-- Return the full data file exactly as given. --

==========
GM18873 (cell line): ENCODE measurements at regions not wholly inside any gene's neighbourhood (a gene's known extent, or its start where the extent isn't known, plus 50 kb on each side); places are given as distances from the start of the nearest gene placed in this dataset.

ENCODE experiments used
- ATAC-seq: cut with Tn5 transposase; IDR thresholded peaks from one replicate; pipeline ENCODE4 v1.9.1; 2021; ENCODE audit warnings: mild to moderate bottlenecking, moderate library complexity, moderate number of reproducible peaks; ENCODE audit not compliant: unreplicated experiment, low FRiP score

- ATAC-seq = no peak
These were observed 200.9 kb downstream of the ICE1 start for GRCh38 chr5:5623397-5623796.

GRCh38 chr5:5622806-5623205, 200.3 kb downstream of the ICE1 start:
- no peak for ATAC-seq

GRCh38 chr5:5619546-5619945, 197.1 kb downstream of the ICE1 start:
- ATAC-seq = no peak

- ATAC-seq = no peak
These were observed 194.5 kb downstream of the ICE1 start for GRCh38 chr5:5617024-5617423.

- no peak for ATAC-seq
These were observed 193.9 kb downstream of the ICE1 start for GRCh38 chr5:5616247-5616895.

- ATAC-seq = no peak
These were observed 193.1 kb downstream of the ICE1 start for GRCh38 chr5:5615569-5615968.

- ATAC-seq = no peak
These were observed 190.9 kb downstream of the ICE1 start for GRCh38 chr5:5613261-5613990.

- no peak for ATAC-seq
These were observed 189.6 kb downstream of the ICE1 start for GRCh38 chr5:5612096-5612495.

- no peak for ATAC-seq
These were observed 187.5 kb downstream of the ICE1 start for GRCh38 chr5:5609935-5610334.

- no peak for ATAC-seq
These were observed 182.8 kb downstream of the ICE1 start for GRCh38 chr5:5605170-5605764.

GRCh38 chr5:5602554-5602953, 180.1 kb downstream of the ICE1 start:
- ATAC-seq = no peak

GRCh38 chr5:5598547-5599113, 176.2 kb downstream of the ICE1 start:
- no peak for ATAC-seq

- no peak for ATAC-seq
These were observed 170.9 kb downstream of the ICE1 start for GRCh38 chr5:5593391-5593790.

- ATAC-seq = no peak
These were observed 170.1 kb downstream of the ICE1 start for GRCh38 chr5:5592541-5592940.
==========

GM18873 (cell line): ENCODE measurements at regions not wholly inside any gene's neighbourhood (a gene's known extent, or its start where the extent isn't known, plus 50 kb on each side); places are given as distances from the start of the nearest gene placed in this dataset.

ENCODE experiments used
- ATAC-seq: cut with Tn5 transposase; IDR thresholded peaks from one replicate; pipeline ENCODE4 v1.9.1; 2021; ENCODE audit warnings: mild to moderate bottlenecking, moderate library complexity, moderate number of reproducible peaks; ENCODE audit not compliant: unreplicated experiment, low FRiP score

- ATAC-seq = no peak
These were observed 200.9 kb downstream of the ICE1 start for GRCh38 chr5:5623397-5623796.

GRCh38 chr5:5622806-5623205, 200.3 kb downstream of the ICE1 start:
- no peak for ATAC-seq

GRCh38 chr5:5619546-5619945, 197.1 kb downstream of the ICE1 start:
- ATAC-seq = no peak

- ATAC-seq = no peak
These were observed 194.5 kb downstream of the ICE1 start for GRCh38 chr5:5617024-5617423.

- no peak for ATAC-seq
These were observed 193.9 kb downstream of the ICE1 start for GRCh38 chr5:5616247-5616895.

- ATAC-seq = no peak
These were observed 193.1 kb downstream of the ICE1 start for GRCh38 chr5:5615569-5615968.

- ATAC-seq = no peak
These were observed 190.9 kb downstream of the ICE1 start for GRCh38 chr5:5613261-5613990.

- no peak for ATAC-seq
These were observed 189.6 kb downstream of the ICE1 start for GRCh38 chr5:5612096-5612495.

- no peak for ATAC-seq
These were observed 187.5 kb downstream of the ICE1 start for GRCh38 chr5:5609935-5610334.

- no peak for ATAC-seq
These were observed 182.8 kb downstream of the ICE1 start for GRCh38 chr5:5605170-5605764.

GRCh38 chr5:5602554-5602953, 180.1 kb downstream of the ICE1 start:
- ATAC-seq = no peak

GRCh38 chr5:5598547-5599113, 176.2 kb downstream of the ICE1 start:
- no peak for ATAC-seq

- no peak for ATAC-seq
These were observed 170.9 kb downstream of the ICE1 start for GRCh38 chr5:5593391-5593790.

- ATAC-seq = no peak
These were observed 170.1 kb downstream of the ICE1 start for GRCh38 chr5:5592541-5592940.